Well. It is starting to look like I was…wrong, wrong, wrongity wrong! Sorry, folks. I need some more time to process this, and may have more to say after Thursday.
The HouChron has totally lost their stuff over the existence of Houston Armory. Houston Armory, which is actually located in Stafford, advertises itself as the largest Class 3 dealer in Texas, and sells things like twin .50 caliber machine guns for a mere $75,000, or a fully-automatic 12 gauge shotgun for $150,000.
Requirements are about the same as buying a regular gun. Owners generally cannot be felons, must be a U.S. citizen or legally residing in the United States and must promise to keep the gun properly secured.
The HouChron is lying here, and they know they’re lying. The $200 transfer tax was mentioned previously in the article; in the following two paragraphs, they also mention the “six month waiting period” for the application to be processed, and the requirement for a signature from the “chief law enforcement officer” of the owner’s locality. The HouChron totally omits the requirement for a photograph and fingerprints of the owner. So much for “about the same as a regular gun”.
Authorities have witnessed the wrath of machine guns in the wrong hands. In an especially infamous 1997 attempt to rob a bank in North Hollywood, Calif., two men in full body armor sprayed bullets at police while using illegal machine guns.
Note the phrase “illegal machine guns”. Specifically, note the word “illegal“. Previously in the same article:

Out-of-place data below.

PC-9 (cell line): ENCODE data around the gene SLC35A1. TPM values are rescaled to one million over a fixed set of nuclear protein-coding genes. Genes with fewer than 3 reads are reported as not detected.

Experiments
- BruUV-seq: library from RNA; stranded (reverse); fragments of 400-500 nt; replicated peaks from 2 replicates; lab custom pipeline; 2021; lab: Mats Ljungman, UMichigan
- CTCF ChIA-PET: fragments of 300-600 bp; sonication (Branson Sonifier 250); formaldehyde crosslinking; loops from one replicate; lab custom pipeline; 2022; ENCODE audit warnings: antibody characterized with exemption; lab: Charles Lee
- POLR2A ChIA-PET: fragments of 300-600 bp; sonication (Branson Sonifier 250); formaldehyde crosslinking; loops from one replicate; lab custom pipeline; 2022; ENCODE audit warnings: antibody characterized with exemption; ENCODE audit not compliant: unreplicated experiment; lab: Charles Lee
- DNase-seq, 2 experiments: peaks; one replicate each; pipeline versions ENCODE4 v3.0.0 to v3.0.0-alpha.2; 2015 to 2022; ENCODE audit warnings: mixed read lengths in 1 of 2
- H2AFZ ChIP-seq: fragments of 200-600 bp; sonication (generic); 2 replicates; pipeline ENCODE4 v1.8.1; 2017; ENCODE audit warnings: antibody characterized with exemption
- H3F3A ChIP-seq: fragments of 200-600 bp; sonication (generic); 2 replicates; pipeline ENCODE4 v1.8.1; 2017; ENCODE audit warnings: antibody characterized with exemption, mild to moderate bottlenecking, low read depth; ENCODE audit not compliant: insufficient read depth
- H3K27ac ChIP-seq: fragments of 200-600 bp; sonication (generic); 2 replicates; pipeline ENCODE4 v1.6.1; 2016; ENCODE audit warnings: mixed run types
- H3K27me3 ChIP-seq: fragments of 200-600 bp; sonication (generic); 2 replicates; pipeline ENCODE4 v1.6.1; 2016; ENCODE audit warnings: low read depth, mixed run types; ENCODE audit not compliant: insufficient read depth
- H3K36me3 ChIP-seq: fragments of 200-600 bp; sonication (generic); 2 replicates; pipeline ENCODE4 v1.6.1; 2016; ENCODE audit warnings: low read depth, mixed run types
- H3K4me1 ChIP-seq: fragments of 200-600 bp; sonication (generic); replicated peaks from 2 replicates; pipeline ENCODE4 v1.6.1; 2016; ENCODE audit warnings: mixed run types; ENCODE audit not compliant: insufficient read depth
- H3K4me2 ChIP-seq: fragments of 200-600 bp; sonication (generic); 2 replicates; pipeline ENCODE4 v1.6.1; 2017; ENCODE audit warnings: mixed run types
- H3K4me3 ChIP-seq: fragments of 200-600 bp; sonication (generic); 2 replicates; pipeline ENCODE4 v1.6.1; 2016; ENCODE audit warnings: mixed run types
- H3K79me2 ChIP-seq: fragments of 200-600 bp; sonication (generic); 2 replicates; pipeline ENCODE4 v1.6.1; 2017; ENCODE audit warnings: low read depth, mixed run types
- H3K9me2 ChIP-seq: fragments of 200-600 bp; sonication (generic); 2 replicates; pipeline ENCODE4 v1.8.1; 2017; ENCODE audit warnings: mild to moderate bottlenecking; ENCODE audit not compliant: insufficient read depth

Despite the discomfort some might have over private citizens owning guns that were made for soldiers, law enforcement authorities say they can’t point to a specific instance in which a legally registered machine gun was used by a private citizen to commit a violent crime. [Emphasis added - DB]
Another tag I don’t get to use as much as I would like: the Humboldt squid are swarming in California.
One night last week, about 15 anglers reeled in about 340 squid within about an hour near Dana Point, said Rob Armes of Davey’s Locker Sportfishing and Whale Watching.
The only reason they didn’t catch more was that they didn’t have enough anglers.
“If we’d had 40 or 50 people, we’d have gotten 800 to 900 squid,” Armes said. “They were floating all around the boat. They were jumping. They were everywhere.”
There’s no specific bag limit for the Humboldt squid, but apparently California has a “general invertebrate bag limit of 35″.